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Florida's Amendment 1 Will Lead to
Higher Property Taxes

by William C. Coleman III, Orlando and Tony Garcia, Fort Lauderdale, January 2015


Florida voters overwhelmingly approved Amendment 1 in the November general election. Amendment 1 designates billions of state dollars to convert privately owned land to publicly owned land for conservation purposes. Scholarly experts say its passage was actually a vote to increase property taxes.


Long-term Funding


For the next 20 years, Amendment 1 dedicates 33% of net revenues from the excise tax on documents, also known as the doc stamp tax, to the Land Acquisition Trust Fund.


The goal is to acquire, restore, improve, and manage conservation land including:


  • Wetlands and forests

  • Fish and wildlife habitats

  • Outdoor recreational lands

  • Working farms and ranches

  • Historic or geologic sites

  • Land protecting water resources including the Everglades

The Land Acquisition Trust Fund will collect about a billion dollars a year from the doc stamp tax.


Property Owners Will Pay More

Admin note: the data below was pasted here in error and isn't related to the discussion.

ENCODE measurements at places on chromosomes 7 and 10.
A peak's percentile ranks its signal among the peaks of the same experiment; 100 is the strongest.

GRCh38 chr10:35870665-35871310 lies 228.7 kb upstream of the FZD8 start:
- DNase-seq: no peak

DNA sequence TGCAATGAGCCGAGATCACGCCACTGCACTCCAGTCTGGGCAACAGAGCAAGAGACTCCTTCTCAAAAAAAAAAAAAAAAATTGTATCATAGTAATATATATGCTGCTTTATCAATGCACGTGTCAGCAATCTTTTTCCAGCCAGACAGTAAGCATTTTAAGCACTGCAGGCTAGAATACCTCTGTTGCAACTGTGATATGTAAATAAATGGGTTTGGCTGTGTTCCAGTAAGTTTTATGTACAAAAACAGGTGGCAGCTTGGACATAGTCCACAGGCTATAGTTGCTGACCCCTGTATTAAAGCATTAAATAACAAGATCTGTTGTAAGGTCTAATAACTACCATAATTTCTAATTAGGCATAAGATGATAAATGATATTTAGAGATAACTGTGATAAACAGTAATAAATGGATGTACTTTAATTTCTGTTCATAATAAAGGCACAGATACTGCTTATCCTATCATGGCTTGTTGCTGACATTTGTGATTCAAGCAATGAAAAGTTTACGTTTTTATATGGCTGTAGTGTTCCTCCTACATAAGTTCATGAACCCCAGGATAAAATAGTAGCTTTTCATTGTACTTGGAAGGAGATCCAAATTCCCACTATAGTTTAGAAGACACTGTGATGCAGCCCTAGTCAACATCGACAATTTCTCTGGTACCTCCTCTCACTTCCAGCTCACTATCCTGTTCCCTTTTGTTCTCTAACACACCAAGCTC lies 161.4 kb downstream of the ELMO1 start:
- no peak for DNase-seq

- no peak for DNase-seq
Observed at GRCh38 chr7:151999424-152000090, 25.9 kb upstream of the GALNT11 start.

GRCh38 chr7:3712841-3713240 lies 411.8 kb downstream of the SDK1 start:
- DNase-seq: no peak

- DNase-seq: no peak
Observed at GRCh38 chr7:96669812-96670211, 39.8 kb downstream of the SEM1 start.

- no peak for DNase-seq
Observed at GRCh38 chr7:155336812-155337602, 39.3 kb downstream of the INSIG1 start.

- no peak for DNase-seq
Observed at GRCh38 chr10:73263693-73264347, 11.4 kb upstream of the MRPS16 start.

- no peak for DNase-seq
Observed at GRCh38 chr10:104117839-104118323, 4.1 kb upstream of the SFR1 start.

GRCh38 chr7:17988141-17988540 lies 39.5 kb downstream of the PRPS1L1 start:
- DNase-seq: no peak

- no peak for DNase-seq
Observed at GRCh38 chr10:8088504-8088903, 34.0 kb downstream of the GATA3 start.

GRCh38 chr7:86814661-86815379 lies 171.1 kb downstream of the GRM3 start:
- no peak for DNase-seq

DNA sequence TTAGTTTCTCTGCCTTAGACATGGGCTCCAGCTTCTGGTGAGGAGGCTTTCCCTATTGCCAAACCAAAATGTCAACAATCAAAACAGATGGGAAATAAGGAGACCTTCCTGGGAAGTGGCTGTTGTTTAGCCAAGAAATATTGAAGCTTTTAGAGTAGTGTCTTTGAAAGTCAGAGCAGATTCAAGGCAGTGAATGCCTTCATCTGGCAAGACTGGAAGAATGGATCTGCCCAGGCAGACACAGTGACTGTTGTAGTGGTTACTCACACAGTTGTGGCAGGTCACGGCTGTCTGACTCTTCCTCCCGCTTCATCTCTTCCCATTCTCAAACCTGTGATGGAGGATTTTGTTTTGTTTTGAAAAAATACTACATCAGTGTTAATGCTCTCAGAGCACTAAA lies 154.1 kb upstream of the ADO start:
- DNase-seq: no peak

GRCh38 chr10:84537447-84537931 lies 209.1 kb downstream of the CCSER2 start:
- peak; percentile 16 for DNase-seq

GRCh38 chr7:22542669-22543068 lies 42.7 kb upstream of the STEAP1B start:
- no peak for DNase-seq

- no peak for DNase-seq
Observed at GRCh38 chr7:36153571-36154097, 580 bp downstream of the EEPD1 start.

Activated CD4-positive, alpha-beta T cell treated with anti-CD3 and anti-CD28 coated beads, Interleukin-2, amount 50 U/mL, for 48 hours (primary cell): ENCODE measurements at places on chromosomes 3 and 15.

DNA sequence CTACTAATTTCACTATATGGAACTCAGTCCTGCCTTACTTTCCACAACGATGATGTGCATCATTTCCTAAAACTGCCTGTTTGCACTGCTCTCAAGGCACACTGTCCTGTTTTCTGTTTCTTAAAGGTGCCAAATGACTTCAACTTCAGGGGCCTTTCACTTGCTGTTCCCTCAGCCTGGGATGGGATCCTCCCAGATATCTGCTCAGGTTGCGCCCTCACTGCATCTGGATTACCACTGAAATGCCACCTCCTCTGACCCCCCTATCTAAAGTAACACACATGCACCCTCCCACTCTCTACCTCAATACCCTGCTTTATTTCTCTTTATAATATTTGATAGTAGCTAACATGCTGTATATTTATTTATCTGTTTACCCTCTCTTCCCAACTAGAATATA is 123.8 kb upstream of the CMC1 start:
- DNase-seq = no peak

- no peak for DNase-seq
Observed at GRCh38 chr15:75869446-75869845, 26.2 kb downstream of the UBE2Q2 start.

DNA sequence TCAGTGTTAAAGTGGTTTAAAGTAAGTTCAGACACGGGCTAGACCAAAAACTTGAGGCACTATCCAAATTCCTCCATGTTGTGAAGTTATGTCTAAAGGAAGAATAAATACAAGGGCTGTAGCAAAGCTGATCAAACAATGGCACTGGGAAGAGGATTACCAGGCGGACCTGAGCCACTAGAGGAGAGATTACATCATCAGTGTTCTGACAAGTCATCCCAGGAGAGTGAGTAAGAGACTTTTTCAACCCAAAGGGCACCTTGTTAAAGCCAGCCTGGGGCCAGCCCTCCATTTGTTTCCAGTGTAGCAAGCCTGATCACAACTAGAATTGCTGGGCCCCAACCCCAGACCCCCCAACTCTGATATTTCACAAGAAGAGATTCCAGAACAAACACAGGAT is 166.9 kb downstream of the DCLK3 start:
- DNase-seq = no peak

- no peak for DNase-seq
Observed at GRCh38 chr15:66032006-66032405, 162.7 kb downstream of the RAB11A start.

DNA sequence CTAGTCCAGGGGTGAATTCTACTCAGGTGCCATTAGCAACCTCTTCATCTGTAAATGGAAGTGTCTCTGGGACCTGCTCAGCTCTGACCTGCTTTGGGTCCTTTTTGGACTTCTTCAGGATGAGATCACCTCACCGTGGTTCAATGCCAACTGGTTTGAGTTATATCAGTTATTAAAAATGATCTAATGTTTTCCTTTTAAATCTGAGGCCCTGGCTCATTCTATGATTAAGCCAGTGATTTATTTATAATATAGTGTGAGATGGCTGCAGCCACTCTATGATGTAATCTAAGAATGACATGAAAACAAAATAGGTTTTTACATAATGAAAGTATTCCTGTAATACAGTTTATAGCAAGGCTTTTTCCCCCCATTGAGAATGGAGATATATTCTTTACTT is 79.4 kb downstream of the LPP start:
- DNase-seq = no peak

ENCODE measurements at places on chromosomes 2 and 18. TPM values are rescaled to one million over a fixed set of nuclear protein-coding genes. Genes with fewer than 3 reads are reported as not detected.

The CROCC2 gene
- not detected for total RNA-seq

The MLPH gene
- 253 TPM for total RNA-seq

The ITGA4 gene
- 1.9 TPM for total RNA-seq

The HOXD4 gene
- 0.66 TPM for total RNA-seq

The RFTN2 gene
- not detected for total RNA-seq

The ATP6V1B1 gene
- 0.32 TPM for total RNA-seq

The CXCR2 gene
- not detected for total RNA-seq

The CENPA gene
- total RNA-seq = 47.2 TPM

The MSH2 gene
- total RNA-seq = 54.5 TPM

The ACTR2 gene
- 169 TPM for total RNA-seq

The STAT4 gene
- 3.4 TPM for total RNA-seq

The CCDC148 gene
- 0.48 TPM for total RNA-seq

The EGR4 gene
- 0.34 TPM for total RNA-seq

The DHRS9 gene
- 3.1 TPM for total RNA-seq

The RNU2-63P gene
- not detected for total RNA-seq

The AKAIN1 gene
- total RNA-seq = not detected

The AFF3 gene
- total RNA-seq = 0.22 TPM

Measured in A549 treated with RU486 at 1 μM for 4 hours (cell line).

Professor emeritus Bob Fahnestock at the University of West Florida's department of accounting and finance says taxpayers will bear the burden of increased taxes for the state to acquire land in the name of conservation. He explains that when privately owned land is converted to publicly owned land, the parcel is no longer subject to property tax. That means that the remaining privately owned land must now bear the entire tax burden.


"As the existing tax burden is spread over less and less privately owned property, the result will be an increase in the property tax, an increase in the doc stamp tax, an increase in some other tax like the sales tax, or the implementation of some new tax like a personal income tax to make up for the shortfall," Fahnestock said.


A similar situation happened when voters approved an increase in Florida's Homestead Exemption in the 1990s. It resulted in removing many homes from the tax rolls and reducing the assessed value subject to tax on other homes. Property taxes on remaining homes had to be increased to make up for the revenue shortfall.


A Dangerous Precedent


The Florida Chamber of Commerce, which lobbied against Amendment 1, is concerned about other aspects of the new law. Officials say it encourages more special interest groups to try and get their funding placed in the state Constitution. The Chamber also warns that Amendment 1 forces taxpayers to arbitrarily give the state control over more land than it has the ability to manage, which is not a responsible or effective way to protect environmental resources.